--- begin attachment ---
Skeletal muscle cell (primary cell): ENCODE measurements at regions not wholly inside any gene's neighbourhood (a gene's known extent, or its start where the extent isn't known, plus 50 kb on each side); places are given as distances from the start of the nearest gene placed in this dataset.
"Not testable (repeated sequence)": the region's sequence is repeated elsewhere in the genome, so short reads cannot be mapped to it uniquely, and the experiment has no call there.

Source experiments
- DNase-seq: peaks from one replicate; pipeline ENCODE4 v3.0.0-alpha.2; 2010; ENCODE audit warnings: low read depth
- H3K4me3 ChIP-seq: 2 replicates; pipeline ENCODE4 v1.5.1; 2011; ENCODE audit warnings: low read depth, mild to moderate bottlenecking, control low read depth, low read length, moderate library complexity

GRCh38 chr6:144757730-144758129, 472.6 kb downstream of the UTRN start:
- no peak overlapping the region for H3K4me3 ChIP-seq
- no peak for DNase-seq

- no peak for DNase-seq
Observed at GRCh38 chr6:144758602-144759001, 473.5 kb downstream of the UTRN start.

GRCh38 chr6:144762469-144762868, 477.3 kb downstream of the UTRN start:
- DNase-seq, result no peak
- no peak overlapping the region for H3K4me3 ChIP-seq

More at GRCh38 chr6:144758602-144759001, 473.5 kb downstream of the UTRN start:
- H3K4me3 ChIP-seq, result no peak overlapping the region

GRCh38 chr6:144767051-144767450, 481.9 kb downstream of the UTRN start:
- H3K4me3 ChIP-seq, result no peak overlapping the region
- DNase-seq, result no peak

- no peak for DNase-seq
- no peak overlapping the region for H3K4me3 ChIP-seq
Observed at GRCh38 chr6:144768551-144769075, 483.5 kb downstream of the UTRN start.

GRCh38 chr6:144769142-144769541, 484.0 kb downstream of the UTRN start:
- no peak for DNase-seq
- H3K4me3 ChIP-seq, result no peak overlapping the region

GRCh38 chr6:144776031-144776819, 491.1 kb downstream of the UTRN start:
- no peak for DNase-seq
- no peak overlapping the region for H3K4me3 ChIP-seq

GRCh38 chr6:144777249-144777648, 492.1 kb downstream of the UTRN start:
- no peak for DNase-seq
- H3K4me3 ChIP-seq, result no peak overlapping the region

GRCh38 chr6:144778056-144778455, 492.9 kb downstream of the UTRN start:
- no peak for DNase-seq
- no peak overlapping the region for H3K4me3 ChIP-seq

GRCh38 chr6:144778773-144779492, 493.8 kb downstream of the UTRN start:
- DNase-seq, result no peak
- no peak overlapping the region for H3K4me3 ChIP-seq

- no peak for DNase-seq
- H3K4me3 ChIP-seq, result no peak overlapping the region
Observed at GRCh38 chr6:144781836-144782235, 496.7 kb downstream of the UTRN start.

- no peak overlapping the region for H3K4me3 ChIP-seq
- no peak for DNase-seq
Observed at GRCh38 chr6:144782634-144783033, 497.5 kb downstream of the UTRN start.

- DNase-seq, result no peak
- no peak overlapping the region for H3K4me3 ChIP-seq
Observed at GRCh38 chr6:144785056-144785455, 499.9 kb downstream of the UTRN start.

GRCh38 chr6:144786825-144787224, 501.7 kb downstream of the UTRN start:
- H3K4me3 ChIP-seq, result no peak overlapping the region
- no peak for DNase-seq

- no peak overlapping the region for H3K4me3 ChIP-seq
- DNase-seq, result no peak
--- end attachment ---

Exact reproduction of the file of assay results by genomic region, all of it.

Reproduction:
Skeletal muscle cell (primary cell): ENCODE measurements at regions not wholly inside any gene's neighbourhood (a gene's known extent, or its start where the extent isn't known, plus 50 kb on each side); places are given as distances from the start of the nearest gene placed in this dataset.
"Not testable (repeated sequence)": the region's sequence is repeated elsewhere in the genome, so short reads cannot be mapped to it uniquely, and the experiment has no call there.

Source experiments
- DNase-seq: peaks from one replicate; pipeline ENCODE4 v3.0.0-alpha.2; 2010; ENCODE audit warnings: low read depth
- H3K4me3 ChIP-seq: 2 replicates; pipeline ENCODE4 v1.5.1; 2011; ENCODE audit warnings: low read depth, mild to moderate bottlenecking, control low read depth, low read length, moderate library complexity

GRCh38 chr6:144757730-144758129, 472.6 kb downstream of the UTRN start:
- no peak overlapping the region for H3K4me3 ChIP-seq
- no peak for DNase-seq

- no peak for DNase-seq
Observed at GRCh38 chr6:144758602-144759001, 473.5 kb downstream of the UTRN start.

GRCh38 chr6:144762469-144762868, 477.3 kb downstream of the UTRN start:
- DNase-seq, result no peak
- no peak overlapping the region for H3K4me3 ChIP-seq

More at GRCh38 chr6:144758602-144759001, 473.5 kb downstream of the UTRN start:
- H3K4me3 ChIP-seq, result no peak overlapping the region

GRCh38 chr6:144767051-144767450, 481.9 kb downstream of the UTRN start:
- H3K4me3 ChIP-seq, result no peak overlapping the region
- DNase-seq, result no peak

- no peak for DNase-seq
- no peak overlapping the region for H3K4me3 ChIP-seq
Observed at GRCh38 chr6:144768551-144769075, 483.5 kb downstream of the UTRN start.

GRCh38 chr6:144769142-144769541, 484.0 kb downstream of the UTRN start:
- no peak for DNase-seq
- H3K4me3 ChIP-seq, result no peak overlapping the region

GRCh38 chr6:144776031-144776819, 491.1 kb downstream of the UTRN start:
- no peak for DNase-seq
- no peak overlapping the region for H3K4me3 ChIP-seq

GRCh38 chr6:144777249-144777648, 492.1 kb downstream of the UTRN start:
- no peak for DNase-seq
- H3K4me3 ChIP-seq, result no peak overlapping the region

GRCh38 chr6:144778056-144778455, 492.9 kb downstream of the UTRN start:
- no peak for DNase-seq
- no peak overlapping the region for H3K4me3 ChIP-seq

GRCh38 chr6:144778773-144779492, 493.8 kb downstream of the UTRN start:
- DNase-seq, result no peak
- no peak overlapping the region for H3K4me3 ChIP-seq

- no peak for DNase-seq
- H3K4me3 ChIP-seq, result no peak overlapping the region
Observed at GRCh38 chr6:144781836-144782235, 496.7 kb downstream of the UTRN start.

- no peak overlapping the region for H3K4me3 ChIP-seq
- no peak for DNase-seq
Observed at GRCh38 chr6:144782634-144783033, 497.5 kb downstream of the UTRN start.

- DNase-seq, result no peak
- no peak overlapping the region for H3K4me3 ChIP-seq
Observed at GRCh38 chr6:144785056-144785455, 499.9 kb downstream of the UTRN start.

GRCh38 chr6:144786825-144787224, 501.7 kb downstream of the UTRN start:
- H3K4me3 ChIP-seq, result no peak overlapping the region
- no peak for DNase-seq

- no peak overlapping the region for H3K4me3 ChIP-seq
- DNase-seq, result no peak